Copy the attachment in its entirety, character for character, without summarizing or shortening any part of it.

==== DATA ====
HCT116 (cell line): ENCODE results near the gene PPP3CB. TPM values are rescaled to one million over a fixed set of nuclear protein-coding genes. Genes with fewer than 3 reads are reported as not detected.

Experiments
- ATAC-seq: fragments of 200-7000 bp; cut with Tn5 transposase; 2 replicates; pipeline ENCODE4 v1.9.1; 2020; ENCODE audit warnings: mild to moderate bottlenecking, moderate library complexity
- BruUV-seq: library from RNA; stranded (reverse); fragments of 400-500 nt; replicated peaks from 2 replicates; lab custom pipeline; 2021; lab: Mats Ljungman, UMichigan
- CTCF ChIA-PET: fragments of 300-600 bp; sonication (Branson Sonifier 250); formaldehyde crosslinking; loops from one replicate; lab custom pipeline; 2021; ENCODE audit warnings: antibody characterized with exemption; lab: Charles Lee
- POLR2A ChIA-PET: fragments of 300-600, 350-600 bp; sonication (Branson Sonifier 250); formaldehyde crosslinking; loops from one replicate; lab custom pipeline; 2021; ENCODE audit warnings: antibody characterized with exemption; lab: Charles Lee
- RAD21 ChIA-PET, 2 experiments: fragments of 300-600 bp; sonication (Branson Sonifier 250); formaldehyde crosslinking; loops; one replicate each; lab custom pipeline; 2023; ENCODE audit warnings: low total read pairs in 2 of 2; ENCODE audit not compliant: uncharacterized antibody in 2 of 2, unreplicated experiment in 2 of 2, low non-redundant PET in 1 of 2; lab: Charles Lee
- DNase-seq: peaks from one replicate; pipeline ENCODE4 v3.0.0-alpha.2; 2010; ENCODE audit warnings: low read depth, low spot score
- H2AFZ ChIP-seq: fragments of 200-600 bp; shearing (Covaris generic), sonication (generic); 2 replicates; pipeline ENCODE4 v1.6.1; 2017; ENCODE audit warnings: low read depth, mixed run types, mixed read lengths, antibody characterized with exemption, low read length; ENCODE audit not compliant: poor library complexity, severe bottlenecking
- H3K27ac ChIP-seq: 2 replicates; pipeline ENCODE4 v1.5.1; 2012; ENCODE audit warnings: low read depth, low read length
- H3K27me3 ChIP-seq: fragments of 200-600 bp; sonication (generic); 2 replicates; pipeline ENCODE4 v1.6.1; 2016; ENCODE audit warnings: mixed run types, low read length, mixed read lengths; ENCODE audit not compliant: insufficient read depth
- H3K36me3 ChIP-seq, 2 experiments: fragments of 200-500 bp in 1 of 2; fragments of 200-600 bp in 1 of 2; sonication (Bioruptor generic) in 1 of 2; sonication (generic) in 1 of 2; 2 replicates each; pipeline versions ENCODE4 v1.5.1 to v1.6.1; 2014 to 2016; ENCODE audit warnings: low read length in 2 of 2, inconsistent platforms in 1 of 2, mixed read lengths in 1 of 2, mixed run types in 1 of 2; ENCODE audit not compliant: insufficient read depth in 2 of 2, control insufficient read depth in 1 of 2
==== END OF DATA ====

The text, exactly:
HCT116 (cell line): ENCODE results near the gene PPP3CB. TPM values are rescaled to one million over a fixed set of nuclear protein-coding genes. Genes with fewer than 3 reads are reported as not detected.

Experiments
- ATAC-seq: fragments of 200-7000 bp; cut with Tn5 transposase; 2 replicates; pipeline ENCODE4 v1.9.1; 2020; ENCODE audit warnings: mild to moderate bottlenecking, moderate library complexity
- BruUV-seq: library from RNA; stranded (reverse); fragments of 400-500 nt; replicated peaks from 2 replicates; lab custom pipeline; 2021; lab: Mats Ljungman, UMichigan
- CTCF ChIA-PET: fragments of 300-600 bp; sonication (Branson Sonifier 250); formaldehyde crosslinking; loops from one replicate; lab custom pipeline; 2021; ENCODE audit warnings: antibody characterized with exemption; lab: Charles Lee
- POLR2A ChIA-PET: fragments of 300-600, 350-600 bp; sonication (Branson Sonifier 250); formaldehyde crosslinking; loops from one replicate; lab custom pipeline; 2021; ENCODE audit warnings: antibody characterized with exemption; lab: Charles Lee
- RAD21 ChIA-PET, 2 experiments: fragments of 300-600 bp; sonication (Branson Sonifier 250); formaldehyde crosslinking; loops; one replicate each; lab custom pipeline; 2023; ENCODE audit warnings: low total read pairs in 2 of 2; ENCODE audit not compliant: uncharacterized antibody in 2 of 2, unreplicated experiment in 2 of 2, low non-redundant PET in 1 of 2; lab: Charles Lee
- DNase-seq: peaks from one replicate; pipeline ENCODE4 v3.0.0-alpha.2; 2010; ENCODE audit warnings: low read depth, low spot score
- H2AFZ ChIP-seq: fragments of 200-600 bp; shearing (Covaris generic), sonication (generic); 2 replicates; pipeline ENCODE4 v1.6.1; 2017; ENCODE audit warnings: low read depth, mixed run types, mixed read lengths, antibody characterized with exemption, low read length; ENCODE audit not compliant: poor library complexity, severe bottlenecking
- H3K27ac ChIP-seq: 2 replicates; pipeline ENCODE4 v1.5.1; 2012; ENCODE audit warnings: low read depth, low read length
- H3K27me3 ChIP-seq: fragments of 200-600 bp; sonication (generic); 2 replicates; pipeline ENCODE4 v1.6.1; 2016; ENCODE audit warnings: mixed run types, low read length, mixed read lengths; ENCODE audit not compliant: insufficient read depth
- H3K36me3 ChIP-seq, 2 experiments: fragments of 200-500 bp in 1 of 2; fragments of 200-600 bp in 1 of 2; sonication (Bioruptor generic) in 1 of 2; sonication (generic) in 1 of 2; 2 replicates each; pipeline versions ENCODE4 v1.5.1 to v1.6.1; 2014 to 2016; ENCODE audit warnings: low read length in 2 of 2, inconsistent platforms in 1 of 2, mixed read lengths in 1 of 2, mixed run types in 1 of 2; ENCODE audit not compliant: insufficient read depth in 2 of 2, control insufficient read depth in 1 of 2